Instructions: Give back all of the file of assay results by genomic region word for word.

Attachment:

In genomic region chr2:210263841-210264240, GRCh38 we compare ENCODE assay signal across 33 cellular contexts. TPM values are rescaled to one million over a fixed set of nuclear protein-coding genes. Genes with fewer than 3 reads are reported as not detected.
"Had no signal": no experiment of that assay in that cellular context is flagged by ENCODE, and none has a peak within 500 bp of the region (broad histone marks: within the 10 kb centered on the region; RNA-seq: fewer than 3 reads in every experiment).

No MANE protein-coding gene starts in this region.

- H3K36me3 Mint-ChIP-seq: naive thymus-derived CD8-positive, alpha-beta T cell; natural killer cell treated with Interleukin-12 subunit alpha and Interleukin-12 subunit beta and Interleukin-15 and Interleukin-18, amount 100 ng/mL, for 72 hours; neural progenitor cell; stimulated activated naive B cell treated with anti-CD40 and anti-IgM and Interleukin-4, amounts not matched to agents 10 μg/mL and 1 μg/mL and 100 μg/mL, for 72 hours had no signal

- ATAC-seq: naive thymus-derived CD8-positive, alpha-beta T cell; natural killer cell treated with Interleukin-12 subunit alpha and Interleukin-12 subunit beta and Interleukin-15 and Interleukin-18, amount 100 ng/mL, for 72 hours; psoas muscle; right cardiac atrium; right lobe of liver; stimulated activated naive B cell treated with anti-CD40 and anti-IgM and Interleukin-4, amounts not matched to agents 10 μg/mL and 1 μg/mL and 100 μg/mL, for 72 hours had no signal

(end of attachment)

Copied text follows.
In genomic region chr2:210263841-210264240, GRCh38 we compare ENCODE assay signal across 33 cellular contexts. TPM values are rescaled to one million over a fixed set of nuclear protein-coding genes. Genes with fewer than 3 reads are reported as not detected.
"Had no signal": no experiment of that assay in that cellular context is flagged by ENCODE, and none has a peak within 500 bp of the region (broad histone marks: within the 10 kb centered on the region; RNA-seq: fewer than 3 reads in every experiment).

No MANE protein-coding gene starts in this region.

- H3K36me3 Mint-ChIP-seq: naive thymus-derived CD8-positive, alpha-beta T cell; natural killer cell treated with Interleukin-12 subunit alpha and Interleukin-12 subunit beta and Interleukin-15 and Interleukin-18, amount 100 ng/mL, for 72 hours; neural progenitor cell; stimulated activated naive B cell treated with anti-CD40 and anti-IgM and Interleukin-4, amounts not matched to agents 10 μg/mL and 1 μg/mL and 100 μg/mL, for 72 hours had no signal

- ATAC-seq: naive thymus-derived CD8-positive, alpha-beta T cell; natural killer cell treated with Interleukin-12 subunit alpha and Interleukin-12 subunit beta and Interleukin-15 and Interleukin-18, amount 100 ng/mL, for 72 hours; psoas muscle; right cardiac atrium; right lobe of liver; stimulated activated naive B cell treated with anti-CD40 and anti-IgM and Interleukin-4, amounts not matched to agents 10 μg/mL and 1 μg/mL and 100 μg/mL, for 72 hours had no signal